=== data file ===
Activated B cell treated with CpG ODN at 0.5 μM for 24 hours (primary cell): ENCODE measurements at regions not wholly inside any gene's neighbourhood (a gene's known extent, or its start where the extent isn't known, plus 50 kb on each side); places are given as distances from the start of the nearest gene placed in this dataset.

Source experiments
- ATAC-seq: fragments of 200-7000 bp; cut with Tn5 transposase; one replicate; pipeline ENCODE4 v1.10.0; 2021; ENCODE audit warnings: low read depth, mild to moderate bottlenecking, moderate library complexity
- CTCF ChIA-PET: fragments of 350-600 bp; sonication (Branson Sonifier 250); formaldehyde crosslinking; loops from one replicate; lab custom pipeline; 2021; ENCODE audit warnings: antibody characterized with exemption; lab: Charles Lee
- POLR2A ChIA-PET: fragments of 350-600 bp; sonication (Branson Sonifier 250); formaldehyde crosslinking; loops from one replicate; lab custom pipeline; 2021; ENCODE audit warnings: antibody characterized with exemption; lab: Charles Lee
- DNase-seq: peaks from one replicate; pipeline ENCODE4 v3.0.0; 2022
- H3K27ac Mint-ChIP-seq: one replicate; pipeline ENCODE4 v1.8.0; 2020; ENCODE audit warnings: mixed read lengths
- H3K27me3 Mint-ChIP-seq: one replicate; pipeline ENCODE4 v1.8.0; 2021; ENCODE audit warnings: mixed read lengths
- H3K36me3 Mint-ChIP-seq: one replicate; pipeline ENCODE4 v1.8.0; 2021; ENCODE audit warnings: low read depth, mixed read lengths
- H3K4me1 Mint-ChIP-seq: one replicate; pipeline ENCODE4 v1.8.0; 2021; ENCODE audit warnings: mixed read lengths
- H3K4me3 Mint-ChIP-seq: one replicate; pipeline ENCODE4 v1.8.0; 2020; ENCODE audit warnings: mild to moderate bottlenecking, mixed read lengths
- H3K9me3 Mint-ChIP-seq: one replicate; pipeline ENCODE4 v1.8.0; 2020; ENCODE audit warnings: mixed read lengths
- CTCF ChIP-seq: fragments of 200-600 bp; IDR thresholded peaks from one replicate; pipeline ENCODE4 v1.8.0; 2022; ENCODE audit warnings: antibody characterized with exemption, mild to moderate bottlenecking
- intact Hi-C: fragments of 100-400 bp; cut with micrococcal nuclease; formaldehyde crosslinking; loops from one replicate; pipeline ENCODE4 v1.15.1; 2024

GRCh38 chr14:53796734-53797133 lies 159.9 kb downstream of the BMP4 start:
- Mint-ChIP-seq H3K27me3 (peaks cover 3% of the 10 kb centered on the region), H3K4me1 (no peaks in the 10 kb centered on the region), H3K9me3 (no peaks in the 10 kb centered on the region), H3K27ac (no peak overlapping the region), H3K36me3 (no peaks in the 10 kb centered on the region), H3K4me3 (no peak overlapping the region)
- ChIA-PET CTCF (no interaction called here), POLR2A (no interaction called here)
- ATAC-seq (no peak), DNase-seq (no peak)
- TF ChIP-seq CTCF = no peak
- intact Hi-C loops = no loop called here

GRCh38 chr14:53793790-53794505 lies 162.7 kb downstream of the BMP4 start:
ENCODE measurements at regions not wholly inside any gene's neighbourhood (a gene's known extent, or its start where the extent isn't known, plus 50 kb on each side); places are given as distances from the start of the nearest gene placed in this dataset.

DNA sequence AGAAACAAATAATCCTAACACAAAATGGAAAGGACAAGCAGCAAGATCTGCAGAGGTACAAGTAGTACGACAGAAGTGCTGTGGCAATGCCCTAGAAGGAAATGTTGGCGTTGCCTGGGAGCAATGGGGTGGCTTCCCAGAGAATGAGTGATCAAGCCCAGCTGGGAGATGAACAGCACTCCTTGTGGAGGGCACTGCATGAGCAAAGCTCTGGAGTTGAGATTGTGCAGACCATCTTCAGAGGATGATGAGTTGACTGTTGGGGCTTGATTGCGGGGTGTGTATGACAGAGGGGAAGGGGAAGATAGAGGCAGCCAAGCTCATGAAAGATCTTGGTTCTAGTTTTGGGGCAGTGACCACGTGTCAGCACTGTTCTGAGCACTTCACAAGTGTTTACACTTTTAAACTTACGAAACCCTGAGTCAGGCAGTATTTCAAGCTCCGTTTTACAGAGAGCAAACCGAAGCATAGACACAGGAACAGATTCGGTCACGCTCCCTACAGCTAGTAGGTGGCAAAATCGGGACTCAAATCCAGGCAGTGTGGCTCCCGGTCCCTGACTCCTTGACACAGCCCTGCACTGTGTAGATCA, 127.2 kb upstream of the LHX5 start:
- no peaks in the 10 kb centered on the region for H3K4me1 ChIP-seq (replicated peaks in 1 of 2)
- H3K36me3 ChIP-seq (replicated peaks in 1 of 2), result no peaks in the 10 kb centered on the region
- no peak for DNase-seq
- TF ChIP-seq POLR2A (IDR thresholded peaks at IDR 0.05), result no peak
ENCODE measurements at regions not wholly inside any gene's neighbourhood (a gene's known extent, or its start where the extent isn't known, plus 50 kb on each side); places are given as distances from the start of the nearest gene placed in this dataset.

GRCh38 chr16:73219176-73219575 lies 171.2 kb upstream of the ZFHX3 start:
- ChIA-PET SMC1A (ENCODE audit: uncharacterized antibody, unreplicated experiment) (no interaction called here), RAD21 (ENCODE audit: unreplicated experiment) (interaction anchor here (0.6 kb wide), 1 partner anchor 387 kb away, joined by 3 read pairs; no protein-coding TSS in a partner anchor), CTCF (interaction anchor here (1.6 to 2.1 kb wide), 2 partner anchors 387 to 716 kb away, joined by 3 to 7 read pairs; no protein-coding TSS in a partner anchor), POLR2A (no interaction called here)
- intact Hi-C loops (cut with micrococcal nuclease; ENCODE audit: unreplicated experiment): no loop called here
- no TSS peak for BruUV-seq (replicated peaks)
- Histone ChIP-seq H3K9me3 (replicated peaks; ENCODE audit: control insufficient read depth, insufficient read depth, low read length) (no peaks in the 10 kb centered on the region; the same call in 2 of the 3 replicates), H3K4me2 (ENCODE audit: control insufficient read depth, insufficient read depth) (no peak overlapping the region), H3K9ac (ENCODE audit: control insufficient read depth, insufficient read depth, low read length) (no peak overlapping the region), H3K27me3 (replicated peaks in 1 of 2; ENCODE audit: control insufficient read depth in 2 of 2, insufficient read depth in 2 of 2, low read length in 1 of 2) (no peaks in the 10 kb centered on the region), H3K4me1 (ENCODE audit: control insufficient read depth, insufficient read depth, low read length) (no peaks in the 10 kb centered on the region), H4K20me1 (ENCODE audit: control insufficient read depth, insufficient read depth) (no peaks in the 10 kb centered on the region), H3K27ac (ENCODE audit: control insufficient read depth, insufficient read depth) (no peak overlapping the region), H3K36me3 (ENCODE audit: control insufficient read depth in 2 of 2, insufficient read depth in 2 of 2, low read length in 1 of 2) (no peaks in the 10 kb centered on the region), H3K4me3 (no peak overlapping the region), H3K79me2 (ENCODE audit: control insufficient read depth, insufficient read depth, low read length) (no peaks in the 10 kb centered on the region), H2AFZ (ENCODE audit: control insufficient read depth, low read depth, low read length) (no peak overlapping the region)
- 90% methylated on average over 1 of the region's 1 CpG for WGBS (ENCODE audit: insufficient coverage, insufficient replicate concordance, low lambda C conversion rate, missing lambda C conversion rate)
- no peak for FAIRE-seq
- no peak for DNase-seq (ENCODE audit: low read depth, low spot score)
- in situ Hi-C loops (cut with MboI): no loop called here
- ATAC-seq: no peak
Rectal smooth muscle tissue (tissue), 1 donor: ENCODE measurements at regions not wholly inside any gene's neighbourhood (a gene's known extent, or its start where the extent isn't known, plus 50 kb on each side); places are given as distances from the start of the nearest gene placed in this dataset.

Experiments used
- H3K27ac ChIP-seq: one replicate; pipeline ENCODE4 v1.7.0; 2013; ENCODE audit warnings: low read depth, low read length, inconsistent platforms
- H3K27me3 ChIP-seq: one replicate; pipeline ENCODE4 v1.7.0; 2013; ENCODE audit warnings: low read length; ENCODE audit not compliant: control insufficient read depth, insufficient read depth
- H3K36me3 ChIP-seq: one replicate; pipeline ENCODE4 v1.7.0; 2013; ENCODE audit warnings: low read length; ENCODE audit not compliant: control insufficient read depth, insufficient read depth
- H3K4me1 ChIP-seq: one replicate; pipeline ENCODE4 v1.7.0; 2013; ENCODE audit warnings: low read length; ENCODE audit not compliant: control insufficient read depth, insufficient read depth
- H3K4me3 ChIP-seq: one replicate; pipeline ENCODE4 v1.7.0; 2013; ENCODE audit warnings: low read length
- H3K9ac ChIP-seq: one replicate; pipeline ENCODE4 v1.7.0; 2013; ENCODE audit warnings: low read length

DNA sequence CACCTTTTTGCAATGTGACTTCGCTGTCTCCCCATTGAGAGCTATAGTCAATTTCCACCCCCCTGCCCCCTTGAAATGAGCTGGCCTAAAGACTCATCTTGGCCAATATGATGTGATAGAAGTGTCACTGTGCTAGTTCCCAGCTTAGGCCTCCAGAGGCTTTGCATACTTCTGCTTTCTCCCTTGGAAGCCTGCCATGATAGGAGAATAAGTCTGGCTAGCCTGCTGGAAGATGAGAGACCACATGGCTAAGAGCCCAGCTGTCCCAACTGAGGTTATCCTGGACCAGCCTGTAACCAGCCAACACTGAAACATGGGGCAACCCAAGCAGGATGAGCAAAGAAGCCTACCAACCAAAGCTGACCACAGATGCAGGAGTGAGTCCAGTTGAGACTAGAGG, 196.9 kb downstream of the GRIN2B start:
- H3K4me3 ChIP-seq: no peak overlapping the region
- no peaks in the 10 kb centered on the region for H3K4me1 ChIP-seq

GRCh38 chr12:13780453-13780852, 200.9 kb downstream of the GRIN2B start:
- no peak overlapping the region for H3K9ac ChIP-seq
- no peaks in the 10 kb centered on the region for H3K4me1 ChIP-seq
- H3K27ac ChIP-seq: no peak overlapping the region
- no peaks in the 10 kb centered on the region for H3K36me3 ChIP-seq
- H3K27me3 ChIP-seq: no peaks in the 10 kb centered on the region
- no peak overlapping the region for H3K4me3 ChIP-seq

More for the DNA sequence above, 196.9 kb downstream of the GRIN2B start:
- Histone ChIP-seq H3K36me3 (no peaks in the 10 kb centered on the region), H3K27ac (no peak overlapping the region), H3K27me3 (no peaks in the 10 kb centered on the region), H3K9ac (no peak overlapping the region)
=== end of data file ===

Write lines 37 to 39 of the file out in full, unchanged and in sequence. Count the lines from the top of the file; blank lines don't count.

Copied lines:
- in situ Hi-C loops (cut with MboI): no loop called here
- ATAC-seq: no peak
Rectal smooth muscle tissue (tissue), 1 donor: ENCODE measurements at regions not wholly inside any gene's neighbourhood (a gene's known extent, or its start where the extent isn't known, plus 50 kb on each side); places are given as distances from the start of the nearest gene placed in this dataset.